Tasty onions courtesy of organic compost at Yeo Valley

Goodness from the ground up

Tuesday 15th March 2022

Make your own black gold and your garden will reap the benefits 

Our soil has the power to absorb and process carbon from the atmosphere, making it an important element in our efforts to mitigate climate change. Caring for our soil using organic principles is one of the most important thing we can do as gardeners.  

Matt composting in the Yeo Valley Organic Garden
Matt looks after composting in the Yeo Valley Organic Garden

We sat down with Matt, one of the gardeners in our Organic Garden ‘As part of my job here at Yeo I am responsible for all things compost. We are very lucky to have a dedicated area of large bays which is where the magic happens! Being an Organic garden we are very soil focused as we believe that if you dedicate time to improving your soil health then the whole garden will see the benefit. We operate  a closed system that reuses all our waste materials including pruning’s, clippings, cow poo and leaf mould and we use the resulting compost in mixes for potting, as well as  adding it to the soil as mulch to improve structure and to feed the more intensive areas such as the vegetable garden. We also collect and store leaf mould and make our own biochar which we add to our compost mixes to aid water and liquid feed retention, I think it’s safe to say we are properly obsessed!

Matt composting in the Yeo Valley Organic Garden
We use our home-made compost across the garden

Our compost yard is set up on concrete with a series of large and small bays. Our smaller bays get filled up on average every six to eight weeks with waste from the garden then we can turn this into compost suitable for a potting mix about four months after the bay is full. The larger bays we use for long heaps which we let mature for over a year to reduce the risk of perennial weeds and self seeders surviving, plants such as bind weed, equisetum and couch grass we try to “weed” (sorry!) out into a rubbish bin to be extra safe. When the heaps are in full swing they can reach temperatures of up to eighty degrees and we love to see the steam rising from them when we disturb them!

All the waste from the garden comes through the yard, we chop it up small to speed decomposition, then layer into the bays using equal parts green and brown material then give it a good mix up! I like the heaps to be nice and springy with lots of air running through layered like a Bake Off  cake and with absolutely no soggy bottoms. We turn heaps depending on the time of year roughly every eight weeks which helps to re-distribute the heat within.’

If you have the space, composting on a large scale offers a complete closed cycle system for your organic waste. You can even add cardboard and paper to the heap, helping reduce household waste and reducing your personal carbon footprint. However, even small gardens benefit from a compost bin!

Compost in the Yeo Valley Organic Garden
Gorgeous compost!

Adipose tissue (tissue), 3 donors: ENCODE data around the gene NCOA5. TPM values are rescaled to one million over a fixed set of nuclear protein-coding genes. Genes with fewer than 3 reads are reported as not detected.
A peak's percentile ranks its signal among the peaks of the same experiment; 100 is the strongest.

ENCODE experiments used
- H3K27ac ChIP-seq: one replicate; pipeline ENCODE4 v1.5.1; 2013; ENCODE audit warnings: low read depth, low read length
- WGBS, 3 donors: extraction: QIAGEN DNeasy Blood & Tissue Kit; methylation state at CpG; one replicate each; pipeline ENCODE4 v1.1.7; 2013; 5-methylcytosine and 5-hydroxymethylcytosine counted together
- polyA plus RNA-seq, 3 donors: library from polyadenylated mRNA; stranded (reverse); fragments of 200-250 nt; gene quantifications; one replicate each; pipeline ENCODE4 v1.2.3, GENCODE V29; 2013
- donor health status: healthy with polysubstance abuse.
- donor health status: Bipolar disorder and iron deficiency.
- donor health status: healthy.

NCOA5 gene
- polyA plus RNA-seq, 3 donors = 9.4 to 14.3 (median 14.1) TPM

We’ve come up with a few tips for ensuring you get the most ‘black gold’ for your efforts.   

  1. Shred all the waste you plan to add to the heap for better structure 
  2. Add your “greens and browns” in layers to control quantitiesthen mix well 
  3. Turn your heap regularly to let air in. This speedup aerobic activity and helps create a useable product more quickly 
  4. Keep an eye on the moisture levels. Not too wet! Not too dry! Add either ‘green’ or ‘brown’ waste accordingly – green will add moisture and brown will soak it up. Add a high ratio of carbon “browns” to nitrogen “greens”. This will prevent a sloppy heap. 
  5. If you can get hold of some (we have quite a bit), add a few buckets of organic cow manure to help activate the heap 

Good luck and don’t forget to tag us when you post your compost photos on social #yeovalleyorganic #soilheroes   

Why not come and have a look at our heaps? The Yeo Valley Organic Garden is open Wednesdays and Fridays, and most Saturdays from 27th April until 30 September 2022. Visits must be pre-booked online, click here to find more.

Comments on “Goodness from the ground up”

  • Sounds great. Will take some tips. Thank you.

    Anonymous on 16th March 2022 at 1:34 pm

  • Thank you for your advice,
    I love compost heaps and I even taste mine!!!

    Anonymous on 16th March 2022 at 11:47 am

  • I have an annual cycle for my compost. I fill up my compost bins during the year and then bury it in my bean trench. The beans fix nitrogen in the compost which finishes off the process. Then in the spring I dig out half of the bean trench to use around the garden, transfer the compost into the bean trench and cover with the other half of the bean trench and then fill that half with the rest of my compost.
    I started with virtually no topsoil in my beds and now have at least 150 mm everywhere.

    Mike Gibson on 16th March 2022 at 10:44 am

  • A hot compost bin has replaced two open wooden bins. It produces good compost very quickly and has saved a lot of space. Some councils have compost bin offers for residents, it’s worth checking before buying elsewhere. The Gardener’s World magazine website has a review of various types of compost bins.

    Anonymous on 16th March 2022 at 9:40 am

  • We do a lot of shredding for our compost which you can mix, green and brown, as you do it. We also put in some brown cardboard. I have heard some say not to put rose and other thorny stuff in but provided you use sturdy gloves when handing the compost the sharp bits can help deter slugs and snails when used as a mulch.

    John GRIFFITHS on 6th May 2021 at 1:00 pm

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